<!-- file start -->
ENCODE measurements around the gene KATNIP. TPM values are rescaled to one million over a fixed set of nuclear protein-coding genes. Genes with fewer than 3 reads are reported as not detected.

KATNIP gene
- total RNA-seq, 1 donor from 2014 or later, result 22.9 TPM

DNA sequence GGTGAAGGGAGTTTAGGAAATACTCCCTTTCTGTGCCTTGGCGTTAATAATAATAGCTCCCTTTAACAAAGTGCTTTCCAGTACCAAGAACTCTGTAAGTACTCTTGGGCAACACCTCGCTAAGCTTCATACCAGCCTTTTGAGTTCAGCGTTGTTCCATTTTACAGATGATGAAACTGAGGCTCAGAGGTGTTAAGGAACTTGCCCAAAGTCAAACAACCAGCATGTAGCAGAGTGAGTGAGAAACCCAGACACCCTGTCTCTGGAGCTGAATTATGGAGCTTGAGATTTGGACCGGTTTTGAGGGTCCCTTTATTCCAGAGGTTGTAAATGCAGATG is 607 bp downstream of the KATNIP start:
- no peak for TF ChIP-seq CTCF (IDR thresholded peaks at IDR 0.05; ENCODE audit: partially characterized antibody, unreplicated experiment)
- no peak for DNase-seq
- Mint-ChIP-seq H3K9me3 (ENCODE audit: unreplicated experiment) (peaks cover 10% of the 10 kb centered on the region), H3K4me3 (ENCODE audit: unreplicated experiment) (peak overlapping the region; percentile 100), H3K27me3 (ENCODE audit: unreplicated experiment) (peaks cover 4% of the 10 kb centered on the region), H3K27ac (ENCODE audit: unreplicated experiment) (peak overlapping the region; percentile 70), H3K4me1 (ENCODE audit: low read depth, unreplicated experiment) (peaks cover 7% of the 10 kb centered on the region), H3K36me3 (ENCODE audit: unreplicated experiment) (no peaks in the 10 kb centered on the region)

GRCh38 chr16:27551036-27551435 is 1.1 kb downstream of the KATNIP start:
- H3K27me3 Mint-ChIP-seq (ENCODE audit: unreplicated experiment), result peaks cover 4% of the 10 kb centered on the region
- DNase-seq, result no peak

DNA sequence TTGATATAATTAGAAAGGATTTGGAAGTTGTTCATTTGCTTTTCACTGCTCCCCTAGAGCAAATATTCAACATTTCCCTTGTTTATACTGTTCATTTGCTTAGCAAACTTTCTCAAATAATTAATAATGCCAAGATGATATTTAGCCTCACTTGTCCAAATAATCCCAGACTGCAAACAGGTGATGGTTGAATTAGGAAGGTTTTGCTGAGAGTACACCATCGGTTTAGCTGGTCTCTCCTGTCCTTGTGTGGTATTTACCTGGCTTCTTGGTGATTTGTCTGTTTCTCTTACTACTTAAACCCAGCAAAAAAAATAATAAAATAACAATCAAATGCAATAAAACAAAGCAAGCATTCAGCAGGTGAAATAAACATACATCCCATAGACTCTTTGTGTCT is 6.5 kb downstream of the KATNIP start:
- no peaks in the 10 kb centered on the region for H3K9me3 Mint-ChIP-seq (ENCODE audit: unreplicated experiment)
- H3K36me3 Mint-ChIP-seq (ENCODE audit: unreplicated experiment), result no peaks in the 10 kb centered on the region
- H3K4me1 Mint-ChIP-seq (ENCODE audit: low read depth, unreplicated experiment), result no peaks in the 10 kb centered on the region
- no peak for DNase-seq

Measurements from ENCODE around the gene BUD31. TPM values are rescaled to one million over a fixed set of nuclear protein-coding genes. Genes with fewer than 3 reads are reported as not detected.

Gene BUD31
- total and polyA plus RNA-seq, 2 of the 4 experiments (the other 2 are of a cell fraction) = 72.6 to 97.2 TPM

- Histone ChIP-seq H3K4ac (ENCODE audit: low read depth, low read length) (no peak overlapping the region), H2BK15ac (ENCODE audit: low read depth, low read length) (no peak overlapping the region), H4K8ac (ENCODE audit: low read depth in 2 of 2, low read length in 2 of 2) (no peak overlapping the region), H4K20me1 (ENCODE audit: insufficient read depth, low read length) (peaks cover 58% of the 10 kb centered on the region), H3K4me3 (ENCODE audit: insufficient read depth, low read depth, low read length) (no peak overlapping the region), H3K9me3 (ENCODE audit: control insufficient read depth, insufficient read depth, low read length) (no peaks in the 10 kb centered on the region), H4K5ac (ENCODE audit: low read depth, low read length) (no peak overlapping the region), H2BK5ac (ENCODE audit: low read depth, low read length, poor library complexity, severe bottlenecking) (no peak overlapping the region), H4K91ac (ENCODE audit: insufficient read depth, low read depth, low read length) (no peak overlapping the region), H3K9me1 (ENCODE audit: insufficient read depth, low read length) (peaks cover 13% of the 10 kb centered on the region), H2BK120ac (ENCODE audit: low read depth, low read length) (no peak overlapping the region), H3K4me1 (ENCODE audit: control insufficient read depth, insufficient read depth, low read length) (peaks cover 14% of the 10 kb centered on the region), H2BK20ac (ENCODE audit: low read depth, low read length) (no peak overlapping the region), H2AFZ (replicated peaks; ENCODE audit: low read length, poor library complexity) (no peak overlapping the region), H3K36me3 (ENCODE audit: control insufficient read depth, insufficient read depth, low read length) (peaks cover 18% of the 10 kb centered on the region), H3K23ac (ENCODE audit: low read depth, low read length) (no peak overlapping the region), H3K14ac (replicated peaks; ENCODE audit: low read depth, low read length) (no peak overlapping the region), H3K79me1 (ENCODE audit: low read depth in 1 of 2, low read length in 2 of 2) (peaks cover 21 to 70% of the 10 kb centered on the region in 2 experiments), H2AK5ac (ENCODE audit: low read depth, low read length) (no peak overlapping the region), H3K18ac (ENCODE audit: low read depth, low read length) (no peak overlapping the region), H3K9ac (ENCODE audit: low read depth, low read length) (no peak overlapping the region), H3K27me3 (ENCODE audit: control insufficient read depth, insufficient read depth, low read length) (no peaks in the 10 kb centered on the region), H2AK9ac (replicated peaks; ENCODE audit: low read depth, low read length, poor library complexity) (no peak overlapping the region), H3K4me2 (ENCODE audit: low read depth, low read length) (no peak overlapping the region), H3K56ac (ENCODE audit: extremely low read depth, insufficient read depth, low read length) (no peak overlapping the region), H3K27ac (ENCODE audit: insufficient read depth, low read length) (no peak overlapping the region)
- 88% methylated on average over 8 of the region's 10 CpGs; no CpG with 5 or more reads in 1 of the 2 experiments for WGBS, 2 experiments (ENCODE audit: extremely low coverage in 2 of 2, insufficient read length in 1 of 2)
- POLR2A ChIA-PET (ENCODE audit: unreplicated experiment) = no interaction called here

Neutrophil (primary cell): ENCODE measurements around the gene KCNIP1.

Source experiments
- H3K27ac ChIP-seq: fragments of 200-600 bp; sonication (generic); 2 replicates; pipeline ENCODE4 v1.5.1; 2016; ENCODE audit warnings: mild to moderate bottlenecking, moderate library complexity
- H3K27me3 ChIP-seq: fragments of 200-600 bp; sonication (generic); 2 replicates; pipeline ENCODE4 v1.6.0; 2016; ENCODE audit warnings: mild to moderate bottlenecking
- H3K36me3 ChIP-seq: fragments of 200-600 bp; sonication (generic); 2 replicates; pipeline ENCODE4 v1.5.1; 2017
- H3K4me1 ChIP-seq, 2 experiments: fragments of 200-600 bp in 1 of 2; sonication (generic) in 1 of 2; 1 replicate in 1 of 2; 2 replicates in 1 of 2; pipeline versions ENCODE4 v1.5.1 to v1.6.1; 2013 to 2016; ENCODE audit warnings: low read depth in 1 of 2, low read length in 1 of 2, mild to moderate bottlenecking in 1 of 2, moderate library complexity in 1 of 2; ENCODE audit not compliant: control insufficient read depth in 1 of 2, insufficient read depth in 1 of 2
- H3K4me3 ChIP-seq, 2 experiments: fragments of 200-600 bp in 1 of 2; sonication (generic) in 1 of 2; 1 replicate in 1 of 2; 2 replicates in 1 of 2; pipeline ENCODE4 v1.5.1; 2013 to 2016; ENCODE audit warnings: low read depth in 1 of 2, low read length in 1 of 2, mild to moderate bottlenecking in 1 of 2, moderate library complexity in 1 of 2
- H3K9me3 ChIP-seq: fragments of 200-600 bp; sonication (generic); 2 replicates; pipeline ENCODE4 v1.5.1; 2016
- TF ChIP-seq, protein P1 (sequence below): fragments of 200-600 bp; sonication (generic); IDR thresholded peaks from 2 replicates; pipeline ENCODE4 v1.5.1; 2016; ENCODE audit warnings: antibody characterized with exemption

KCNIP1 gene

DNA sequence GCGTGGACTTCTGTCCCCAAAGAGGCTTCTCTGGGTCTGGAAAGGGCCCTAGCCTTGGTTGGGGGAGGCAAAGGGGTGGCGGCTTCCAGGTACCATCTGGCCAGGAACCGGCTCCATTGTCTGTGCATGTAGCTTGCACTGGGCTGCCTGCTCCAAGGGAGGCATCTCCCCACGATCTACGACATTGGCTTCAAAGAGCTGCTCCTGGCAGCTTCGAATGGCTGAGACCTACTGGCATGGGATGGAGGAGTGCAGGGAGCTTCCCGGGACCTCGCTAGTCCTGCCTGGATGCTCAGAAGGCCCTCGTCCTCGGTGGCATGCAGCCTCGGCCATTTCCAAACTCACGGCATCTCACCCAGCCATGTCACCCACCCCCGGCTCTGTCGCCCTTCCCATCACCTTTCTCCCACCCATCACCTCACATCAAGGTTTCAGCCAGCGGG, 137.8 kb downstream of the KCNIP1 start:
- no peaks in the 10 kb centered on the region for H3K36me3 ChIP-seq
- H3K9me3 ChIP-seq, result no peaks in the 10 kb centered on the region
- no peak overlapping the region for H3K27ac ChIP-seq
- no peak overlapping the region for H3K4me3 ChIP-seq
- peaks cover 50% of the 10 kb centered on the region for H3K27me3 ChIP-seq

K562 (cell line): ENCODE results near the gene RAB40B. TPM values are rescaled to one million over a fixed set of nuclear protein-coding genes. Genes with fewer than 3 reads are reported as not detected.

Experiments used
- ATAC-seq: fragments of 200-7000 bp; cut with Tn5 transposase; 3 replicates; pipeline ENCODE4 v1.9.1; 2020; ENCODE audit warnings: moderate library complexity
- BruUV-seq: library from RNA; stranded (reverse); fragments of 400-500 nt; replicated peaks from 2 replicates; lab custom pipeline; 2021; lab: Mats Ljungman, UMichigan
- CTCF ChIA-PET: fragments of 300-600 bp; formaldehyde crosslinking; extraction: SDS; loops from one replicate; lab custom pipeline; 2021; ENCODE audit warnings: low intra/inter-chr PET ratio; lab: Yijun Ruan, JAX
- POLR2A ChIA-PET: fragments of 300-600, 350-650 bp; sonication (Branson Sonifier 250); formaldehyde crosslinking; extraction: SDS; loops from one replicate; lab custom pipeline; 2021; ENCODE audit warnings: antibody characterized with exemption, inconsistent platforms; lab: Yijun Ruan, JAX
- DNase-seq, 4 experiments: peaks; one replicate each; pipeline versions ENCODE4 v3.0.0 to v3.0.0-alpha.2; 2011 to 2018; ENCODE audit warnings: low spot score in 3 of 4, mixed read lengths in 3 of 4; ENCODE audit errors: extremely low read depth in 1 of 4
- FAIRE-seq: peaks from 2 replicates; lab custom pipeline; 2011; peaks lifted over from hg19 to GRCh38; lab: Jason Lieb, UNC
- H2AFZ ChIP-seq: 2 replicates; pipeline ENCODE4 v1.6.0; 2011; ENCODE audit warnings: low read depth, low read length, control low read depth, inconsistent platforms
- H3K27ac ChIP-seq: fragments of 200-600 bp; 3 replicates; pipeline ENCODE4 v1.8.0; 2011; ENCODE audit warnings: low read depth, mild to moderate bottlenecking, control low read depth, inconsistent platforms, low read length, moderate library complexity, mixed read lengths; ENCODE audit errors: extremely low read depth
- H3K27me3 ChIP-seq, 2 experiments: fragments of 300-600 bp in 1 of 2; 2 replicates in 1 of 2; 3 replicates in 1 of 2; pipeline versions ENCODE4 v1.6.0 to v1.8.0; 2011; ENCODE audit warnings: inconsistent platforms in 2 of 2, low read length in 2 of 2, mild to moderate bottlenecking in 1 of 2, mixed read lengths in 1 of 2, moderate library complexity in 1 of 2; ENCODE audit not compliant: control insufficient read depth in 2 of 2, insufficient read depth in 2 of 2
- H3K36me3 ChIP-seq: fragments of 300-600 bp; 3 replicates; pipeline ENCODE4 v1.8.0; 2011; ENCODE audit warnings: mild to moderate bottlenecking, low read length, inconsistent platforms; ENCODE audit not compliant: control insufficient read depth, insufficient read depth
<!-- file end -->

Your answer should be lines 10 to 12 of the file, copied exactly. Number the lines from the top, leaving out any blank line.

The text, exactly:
- DNase-seq, result no peak

DNA sequence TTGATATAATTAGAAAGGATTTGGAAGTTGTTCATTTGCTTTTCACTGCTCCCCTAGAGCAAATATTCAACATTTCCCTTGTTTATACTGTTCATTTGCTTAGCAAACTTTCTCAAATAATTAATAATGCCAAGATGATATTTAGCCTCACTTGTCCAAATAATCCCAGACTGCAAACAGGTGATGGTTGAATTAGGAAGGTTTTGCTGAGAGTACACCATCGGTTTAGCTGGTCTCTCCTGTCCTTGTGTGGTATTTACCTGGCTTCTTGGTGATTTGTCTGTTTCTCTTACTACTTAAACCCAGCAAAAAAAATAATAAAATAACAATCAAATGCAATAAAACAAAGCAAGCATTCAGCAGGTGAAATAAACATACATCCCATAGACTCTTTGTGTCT is 6.5 kb downstream of the KATNIP start:
- no peaks in the 10 kb centered on the region for H3K9me3 Mint-ChIP-seq (ENCODE audit: unreplicated experiment)